• Develop and Unit Test Code
  • Develop Change Management Materials
  • Design Training Materials
  • Develop Test Cases
  • Establish Test Automation
  • Plan Post-Production Service Delivery
  • Deploy Non-Production Software
  • Perform Smoke Testing
  • Perform Regression Testing
  • Perform System Testing
  • Perform Performance Testing
  • Perform Security Testing
  • Perform Integration Testing
  • Perform Data Conversion Testing
  • Perform Test Automation
  • Develop Training Materials


The objective of the Transition phase is to deliver the final product or solution. The Transition phase is entered when the product or solution is mature enough to be deployed to the end-user domain. This typically requires that some usable subset of the product or solution has been completed to an acceptable level of quality and that user documentation is available so that the transition is smooth and sustainable.

This phase concentrates on the activities required to deliver the product or solution into the hands of the users. Typically, this phase includes several iterations, including beta releases, general availability releases, as well as bug-fix and enhancement releases. Considerable effort is expended in developing user-oriented documentation, training users, supporting users in their initial product use, and reacting to user feedback. At this point in the life-cycle, however, user feedback should be confined primarily to product tuning, configuring, installation, and usability issues.

Key activities

The following are some of the key activities performed during the Transition phase:

  • Deploy Non-Production Software
  • Perform Smoke Testing
  • Perform Regression Testing
  • Perform User Acceptance Testing
  • Perform Data Conversion Testing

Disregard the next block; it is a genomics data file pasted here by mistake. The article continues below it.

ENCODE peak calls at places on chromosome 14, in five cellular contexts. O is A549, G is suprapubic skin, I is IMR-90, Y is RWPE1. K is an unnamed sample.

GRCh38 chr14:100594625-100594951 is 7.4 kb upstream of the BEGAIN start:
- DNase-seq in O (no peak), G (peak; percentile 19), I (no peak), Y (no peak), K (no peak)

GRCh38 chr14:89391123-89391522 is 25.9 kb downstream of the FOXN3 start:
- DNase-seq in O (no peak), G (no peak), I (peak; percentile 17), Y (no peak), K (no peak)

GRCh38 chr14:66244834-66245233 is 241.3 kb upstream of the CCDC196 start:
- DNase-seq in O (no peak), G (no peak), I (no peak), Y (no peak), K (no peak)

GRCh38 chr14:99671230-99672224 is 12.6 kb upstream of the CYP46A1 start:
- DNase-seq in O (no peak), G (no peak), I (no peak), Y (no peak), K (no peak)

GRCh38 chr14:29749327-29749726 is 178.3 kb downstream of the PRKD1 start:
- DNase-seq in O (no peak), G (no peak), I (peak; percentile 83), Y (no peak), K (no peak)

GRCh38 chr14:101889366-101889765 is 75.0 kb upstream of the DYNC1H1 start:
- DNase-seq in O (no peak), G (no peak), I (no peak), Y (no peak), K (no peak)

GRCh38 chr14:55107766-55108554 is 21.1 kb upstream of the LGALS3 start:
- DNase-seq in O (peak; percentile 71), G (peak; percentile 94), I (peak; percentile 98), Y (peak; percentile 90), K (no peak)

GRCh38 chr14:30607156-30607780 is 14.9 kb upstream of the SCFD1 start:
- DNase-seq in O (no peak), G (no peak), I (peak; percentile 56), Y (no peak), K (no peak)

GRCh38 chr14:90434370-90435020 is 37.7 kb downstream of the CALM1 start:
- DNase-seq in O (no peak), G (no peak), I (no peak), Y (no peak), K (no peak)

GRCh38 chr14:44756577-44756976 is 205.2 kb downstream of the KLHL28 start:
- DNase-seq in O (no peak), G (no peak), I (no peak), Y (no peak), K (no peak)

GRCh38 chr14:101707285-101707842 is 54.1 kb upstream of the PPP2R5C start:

• Perform Automation Testing
  • Develop System Hand-Over Artefacts
  • Perform Pre Go-Live Change Management Activities
  • Facilitate End-User Training
  • Deploy Production Solution
  • Design Post-Production Service Delivery
  • Plan Service Delivery Transition
  • Perform Service Delivery Transition
  • Perform Post-Production Support
  • Perform Post Go-Live Change Management Activities


The objective of the Operation phase is to stabilize and maintain the deployed solution. The Operation phase is initiated after the product or solution is deployed to production.

This phase concentrates on the activities required to achieve steady-state maintenance and operations. Steady-state maintenance and operations is achieved by monitoring, measuring, and responding to variances in operations and service delivery instances and through continuous service improvement. This is accomplished through change and enhancement requests and through reported production defects and incidents.

Key activities

The following are some of the key activities performed during the Operation phase:

  • Monitor Services
  • Perform Service Delivery
  • Decommissioning
  • Retirement


Software Engineering comprises different disciplines along its life-cycle:


Business Modelling – The goal of this discipline is to understand the business of the organization, the problem domain being addressed by the project, and to identify a viable solution to address the problem domain.

Project Management – The goal of this discipline is to direct the activities that takes place on the project. This includes managing risks, directing people (assigning tasks, tracking progress, etc.), and coordinating with people and systems outside the scope of the project to be sure that it is delivered on time and within budget.

Information Management – The goal of this discipline is address the value, usefulness, accessibility, and security of an organization’s data and information assets. It includes tasks related to data and information requirements, standards, management, and security and controls.

Requirements Management – The Requirements discipline outlines the processes that support the planning, development and management of a project’s requirements. Requirement activities should begin after the Project (Charter) is approved and the project has begun.